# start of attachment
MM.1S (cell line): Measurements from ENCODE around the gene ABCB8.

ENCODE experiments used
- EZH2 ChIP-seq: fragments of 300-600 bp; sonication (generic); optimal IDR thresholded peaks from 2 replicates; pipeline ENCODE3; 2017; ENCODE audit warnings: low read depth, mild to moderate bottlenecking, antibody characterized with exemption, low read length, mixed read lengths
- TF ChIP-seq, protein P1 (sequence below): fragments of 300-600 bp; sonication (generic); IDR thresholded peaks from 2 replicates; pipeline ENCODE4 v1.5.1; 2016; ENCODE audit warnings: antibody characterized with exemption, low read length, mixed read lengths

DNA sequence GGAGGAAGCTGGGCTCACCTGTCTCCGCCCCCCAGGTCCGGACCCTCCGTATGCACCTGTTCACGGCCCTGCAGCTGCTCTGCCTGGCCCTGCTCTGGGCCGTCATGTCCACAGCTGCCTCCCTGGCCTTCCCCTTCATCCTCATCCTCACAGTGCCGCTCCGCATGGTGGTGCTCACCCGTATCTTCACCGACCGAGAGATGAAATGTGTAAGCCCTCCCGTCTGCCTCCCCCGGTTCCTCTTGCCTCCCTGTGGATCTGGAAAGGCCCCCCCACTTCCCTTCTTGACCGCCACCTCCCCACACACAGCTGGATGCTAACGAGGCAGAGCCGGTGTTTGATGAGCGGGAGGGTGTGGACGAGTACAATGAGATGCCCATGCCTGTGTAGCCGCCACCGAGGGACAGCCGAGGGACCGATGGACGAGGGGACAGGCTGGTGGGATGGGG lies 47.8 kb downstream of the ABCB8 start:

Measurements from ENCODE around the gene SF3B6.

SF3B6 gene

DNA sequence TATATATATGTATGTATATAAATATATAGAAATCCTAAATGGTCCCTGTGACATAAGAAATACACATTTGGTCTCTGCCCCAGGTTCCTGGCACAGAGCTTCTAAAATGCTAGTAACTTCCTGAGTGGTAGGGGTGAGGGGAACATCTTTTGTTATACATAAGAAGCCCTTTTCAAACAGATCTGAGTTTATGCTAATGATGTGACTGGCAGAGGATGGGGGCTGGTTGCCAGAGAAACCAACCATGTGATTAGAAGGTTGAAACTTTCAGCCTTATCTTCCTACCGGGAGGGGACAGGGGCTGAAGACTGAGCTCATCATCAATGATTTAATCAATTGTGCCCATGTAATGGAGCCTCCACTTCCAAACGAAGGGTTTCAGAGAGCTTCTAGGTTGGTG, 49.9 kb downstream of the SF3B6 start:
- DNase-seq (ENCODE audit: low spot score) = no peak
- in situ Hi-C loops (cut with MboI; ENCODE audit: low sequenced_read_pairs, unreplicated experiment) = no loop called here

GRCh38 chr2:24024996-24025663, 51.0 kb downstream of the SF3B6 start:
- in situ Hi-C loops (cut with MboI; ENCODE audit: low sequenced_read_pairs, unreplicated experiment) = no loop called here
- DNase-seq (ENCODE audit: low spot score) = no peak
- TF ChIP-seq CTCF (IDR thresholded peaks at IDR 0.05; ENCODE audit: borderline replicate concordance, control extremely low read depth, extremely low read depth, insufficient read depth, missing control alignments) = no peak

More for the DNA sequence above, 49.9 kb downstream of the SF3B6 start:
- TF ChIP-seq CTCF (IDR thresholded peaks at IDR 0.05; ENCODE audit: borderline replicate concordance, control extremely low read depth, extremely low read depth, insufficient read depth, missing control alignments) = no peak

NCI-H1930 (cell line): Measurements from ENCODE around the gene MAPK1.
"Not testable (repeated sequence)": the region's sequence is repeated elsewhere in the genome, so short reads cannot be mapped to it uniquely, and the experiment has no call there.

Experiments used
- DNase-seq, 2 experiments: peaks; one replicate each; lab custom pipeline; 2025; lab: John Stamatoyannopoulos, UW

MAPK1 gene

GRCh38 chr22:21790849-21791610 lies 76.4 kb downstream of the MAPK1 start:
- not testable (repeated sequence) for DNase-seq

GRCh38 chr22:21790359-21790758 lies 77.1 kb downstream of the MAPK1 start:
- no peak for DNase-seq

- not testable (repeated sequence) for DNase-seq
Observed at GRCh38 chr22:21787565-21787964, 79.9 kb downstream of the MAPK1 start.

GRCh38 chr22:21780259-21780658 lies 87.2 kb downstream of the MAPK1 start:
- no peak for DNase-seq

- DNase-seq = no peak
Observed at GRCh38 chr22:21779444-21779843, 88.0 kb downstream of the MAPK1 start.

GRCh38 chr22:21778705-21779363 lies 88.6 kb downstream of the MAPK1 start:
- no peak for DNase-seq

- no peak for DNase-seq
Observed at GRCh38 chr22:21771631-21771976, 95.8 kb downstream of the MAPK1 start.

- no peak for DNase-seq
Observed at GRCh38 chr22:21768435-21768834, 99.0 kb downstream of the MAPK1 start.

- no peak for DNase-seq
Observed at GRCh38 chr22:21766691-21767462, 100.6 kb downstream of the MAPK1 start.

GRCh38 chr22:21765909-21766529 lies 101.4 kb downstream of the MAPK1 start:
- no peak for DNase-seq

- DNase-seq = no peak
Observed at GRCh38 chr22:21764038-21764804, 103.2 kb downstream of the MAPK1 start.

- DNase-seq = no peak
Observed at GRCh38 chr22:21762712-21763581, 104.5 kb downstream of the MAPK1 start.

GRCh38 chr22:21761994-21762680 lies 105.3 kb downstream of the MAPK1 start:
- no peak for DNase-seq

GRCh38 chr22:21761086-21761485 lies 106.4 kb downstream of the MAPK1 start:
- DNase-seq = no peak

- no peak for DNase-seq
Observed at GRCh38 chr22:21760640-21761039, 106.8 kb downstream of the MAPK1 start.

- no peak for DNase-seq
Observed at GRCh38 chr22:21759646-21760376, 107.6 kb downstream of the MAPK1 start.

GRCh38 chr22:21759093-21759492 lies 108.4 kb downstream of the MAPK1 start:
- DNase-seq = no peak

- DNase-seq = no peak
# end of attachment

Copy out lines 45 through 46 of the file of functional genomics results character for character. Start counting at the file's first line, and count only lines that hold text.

Observed at GRCh38 chr22:21762712-21763581, 104.5 kb downstream of the MAPK1 start.

GRCh38 chr22:21761994-21762680 lies 105.3 kb downstream of the MAPK1 start: